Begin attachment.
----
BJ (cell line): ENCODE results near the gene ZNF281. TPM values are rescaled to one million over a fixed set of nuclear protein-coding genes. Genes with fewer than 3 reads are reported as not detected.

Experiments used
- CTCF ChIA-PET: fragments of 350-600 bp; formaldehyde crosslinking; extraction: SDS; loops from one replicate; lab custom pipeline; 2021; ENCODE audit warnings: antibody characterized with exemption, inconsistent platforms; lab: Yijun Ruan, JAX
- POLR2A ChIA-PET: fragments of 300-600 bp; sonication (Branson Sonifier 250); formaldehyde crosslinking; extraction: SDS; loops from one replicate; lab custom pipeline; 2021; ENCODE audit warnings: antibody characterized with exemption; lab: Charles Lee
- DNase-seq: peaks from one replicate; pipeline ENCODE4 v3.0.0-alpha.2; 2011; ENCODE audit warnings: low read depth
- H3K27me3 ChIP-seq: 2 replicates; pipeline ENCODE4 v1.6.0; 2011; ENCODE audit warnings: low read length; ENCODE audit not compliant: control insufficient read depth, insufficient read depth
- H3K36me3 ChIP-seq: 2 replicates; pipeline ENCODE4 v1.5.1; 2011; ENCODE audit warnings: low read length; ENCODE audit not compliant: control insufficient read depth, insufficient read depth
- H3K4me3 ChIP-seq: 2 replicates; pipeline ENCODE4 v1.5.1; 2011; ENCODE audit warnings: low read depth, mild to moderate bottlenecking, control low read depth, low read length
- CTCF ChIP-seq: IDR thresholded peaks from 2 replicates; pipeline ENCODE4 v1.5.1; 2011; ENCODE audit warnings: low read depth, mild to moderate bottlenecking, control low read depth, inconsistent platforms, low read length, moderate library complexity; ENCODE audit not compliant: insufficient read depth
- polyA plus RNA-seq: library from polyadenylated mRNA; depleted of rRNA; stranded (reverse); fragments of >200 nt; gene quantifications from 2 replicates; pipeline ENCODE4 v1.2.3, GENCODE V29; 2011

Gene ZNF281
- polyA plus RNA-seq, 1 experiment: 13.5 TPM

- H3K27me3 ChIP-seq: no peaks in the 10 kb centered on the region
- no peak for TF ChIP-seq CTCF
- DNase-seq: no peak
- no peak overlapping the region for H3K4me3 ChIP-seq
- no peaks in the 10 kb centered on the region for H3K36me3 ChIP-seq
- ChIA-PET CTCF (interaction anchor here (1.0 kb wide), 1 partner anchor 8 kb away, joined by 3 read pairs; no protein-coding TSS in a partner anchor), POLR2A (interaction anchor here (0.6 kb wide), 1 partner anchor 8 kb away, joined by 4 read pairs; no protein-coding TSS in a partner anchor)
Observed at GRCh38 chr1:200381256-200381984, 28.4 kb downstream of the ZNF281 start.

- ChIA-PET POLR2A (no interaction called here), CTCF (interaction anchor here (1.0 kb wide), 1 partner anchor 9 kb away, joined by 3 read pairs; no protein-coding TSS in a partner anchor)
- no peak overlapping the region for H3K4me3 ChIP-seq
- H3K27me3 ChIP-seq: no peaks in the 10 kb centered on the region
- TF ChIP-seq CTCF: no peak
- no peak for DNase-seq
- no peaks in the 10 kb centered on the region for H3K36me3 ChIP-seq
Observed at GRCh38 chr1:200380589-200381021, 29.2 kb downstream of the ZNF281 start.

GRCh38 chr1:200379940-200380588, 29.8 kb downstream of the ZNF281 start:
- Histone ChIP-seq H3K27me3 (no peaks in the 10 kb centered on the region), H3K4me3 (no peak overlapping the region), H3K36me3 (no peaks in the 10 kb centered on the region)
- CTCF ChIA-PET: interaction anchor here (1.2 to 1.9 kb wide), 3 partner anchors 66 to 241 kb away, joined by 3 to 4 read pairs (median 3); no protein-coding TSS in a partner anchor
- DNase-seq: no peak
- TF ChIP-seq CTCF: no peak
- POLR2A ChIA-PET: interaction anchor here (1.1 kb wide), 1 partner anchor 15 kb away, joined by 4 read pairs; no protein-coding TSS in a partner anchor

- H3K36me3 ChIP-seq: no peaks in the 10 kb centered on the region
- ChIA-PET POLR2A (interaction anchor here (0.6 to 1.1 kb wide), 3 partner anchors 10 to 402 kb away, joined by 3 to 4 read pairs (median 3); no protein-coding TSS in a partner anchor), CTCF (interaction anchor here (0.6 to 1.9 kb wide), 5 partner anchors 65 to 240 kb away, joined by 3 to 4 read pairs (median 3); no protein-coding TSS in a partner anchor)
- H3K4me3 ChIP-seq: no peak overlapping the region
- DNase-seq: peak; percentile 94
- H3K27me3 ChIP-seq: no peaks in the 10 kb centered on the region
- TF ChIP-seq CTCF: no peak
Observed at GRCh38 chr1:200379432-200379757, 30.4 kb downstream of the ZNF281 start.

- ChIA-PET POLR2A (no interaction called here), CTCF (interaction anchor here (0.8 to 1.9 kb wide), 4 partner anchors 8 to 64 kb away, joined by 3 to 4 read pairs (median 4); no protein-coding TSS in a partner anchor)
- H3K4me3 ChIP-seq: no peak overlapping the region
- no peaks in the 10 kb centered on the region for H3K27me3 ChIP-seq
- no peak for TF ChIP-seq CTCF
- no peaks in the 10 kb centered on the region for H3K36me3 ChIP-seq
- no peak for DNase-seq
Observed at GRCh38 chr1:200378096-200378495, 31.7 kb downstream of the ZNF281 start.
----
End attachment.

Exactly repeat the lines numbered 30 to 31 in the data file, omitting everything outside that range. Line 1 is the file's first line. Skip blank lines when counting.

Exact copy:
- DNase-seq: no peak
- TF ChIP-seq CTCF: no peak